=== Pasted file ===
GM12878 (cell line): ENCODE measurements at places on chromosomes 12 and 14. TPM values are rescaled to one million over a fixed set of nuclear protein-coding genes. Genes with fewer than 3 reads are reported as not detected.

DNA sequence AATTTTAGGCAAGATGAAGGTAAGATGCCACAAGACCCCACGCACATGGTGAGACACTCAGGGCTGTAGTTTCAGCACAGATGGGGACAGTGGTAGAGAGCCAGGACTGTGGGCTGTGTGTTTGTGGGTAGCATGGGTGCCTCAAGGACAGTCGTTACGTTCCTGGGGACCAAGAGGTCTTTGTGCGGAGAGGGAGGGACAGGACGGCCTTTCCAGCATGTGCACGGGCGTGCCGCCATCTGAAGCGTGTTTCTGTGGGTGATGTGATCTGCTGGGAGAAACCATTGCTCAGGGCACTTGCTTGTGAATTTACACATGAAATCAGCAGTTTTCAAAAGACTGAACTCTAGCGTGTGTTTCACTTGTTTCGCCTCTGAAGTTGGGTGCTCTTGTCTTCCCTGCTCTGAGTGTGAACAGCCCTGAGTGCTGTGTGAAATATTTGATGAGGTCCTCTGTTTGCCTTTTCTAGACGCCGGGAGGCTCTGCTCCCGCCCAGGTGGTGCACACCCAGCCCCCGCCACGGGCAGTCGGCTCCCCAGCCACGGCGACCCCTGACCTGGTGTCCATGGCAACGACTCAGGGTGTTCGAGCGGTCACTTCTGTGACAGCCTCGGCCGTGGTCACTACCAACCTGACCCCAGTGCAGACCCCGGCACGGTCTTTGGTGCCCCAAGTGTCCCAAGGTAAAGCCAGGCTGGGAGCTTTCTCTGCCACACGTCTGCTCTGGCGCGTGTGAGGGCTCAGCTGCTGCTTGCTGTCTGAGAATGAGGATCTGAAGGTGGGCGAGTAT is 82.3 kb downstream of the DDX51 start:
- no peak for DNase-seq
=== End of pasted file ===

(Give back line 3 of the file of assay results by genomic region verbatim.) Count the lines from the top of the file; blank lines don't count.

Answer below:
- no peak for DNase-seq